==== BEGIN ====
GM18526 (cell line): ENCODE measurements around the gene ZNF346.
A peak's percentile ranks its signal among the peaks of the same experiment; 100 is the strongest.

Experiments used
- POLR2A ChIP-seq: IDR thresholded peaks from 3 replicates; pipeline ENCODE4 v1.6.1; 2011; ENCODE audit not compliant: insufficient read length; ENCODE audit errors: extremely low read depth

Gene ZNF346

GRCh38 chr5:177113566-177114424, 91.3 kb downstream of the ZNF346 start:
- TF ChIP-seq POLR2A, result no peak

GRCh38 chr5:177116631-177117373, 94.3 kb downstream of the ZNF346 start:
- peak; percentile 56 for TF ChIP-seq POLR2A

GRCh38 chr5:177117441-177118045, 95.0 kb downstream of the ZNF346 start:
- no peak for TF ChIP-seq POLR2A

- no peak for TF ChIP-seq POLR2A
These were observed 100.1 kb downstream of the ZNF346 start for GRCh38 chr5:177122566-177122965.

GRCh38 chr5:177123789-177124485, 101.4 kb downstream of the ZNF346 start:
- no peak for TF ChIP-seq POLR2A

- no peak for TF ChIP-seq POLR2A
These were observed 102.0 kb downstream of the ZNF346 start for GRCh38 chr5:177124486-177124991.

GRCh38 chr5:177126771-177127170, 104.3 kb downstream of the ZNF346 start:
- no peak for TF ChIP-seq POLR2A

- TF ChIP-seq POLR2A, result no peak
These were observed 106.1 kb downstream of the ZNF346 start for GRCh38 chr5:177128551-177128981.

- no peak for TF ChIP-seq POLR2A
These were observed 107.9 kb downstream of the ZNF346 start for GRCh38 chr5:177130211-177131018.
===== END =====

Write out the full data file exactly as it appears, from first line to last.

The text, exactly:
GM18526 (cell line): ENCODE measurements around the gene ZNF346.
A peak's percentile ranks its signal among the peaks of the same experiment; 100 is the strongest.

Experiments used
- POLR2A ChIP-seq: IDR thresholded peaks from 3 replicates; pipeline ENCODE4 v1.6.1; 2011; ENCODE audit not compliant: insufficient read length; ENCODE audit errors: extremely low read depth

Gene ZNF346

GRCh38 chr5:177113566-177114424, 91.3 kb downstream of the ZNF346 start:
- TF ChIP-seq POLR2A, result no peak

GRCh38 chr5:177116631-177117373, 94.3 kb downstream of the ZNF346 start:
- peak; percentile 56 for TF ChIP-seq POLR2A

GRCh38 chr5:177117441-177118045, 95.0 kb downstream of the ZNF346 start:
- no peak for TF ChIP-seq POLR2A

- no peak for TF ChIP-seq POLR2A
These were observed 100.1 kb downstream of the ZNF346 start for GRCh38 chr5:177122566-177122965.

GRCh38 chr5:177123789-177124485, 101.4 kb downstream of the ZNF346 start:
- no peak for TF ChIP-seq POLR2A

- no peak for TF ChIP-seq POLR2A
These were observed 102.0 kb downstream of the ZNF346 start for GRCh38 chr5:177124486-177124991.

GRCh38 chr5:177126771-177127170, 104.3 kb downstream of the ZNF346 start:
- no peak for TF ChIP-seq POLR2A

- TF ChIP-seq POLR2A, result no peak
These were observed 106.1 kb downstream of the ZNF346 start for GRCh38 chr5:177128551-177128981.

- no peak for TF ChIP-seq POLR2A
These were observed 107.9 kb downstream of the ZNF346 start for GRCh38 chr5:177130211-177131018.